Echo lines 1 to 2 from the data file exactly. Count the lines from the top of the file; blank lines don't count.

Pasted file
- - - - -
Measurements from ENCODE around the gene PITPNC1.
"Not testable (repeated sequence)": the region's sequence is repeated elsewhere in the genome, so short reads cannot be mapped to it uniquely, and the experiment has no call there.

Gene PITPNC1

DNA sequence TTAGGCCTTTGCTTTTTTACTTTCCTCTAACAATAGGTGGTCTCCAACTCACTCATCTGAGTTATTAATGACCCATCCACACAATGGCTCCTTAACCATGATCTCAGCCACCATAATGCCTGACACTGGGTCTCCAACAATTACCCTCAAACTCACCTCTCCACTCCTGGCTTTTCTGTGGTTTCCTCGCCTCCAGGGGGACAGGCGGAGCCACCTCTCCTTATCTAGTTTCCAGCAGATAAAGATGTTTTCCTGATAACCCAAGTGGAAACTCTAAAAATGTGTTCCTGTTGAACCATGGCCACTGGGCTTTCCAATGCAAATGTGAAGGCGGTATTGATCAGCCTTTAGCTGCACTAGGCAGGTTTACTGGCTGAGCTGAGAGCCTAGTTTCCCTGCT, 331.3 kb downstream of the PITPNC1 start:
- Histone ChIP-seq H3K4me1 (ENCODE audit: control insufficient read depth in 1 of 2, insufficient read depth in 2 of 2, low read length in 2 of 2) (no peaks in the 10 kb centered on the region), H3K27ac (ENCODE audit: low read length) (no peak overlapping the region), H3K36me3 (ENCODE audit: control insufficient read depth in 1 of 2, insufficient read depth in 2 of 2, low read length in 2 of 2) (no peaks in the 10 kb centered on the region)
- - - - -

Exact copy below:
Measurements from ENCODE around the gene PITPNC1.
"Not testable (repeated sequence)": the region's sequence is repeated elsewhere in the genome, so short reads cannot be mapped to it uniquely, and the experiment has no call there.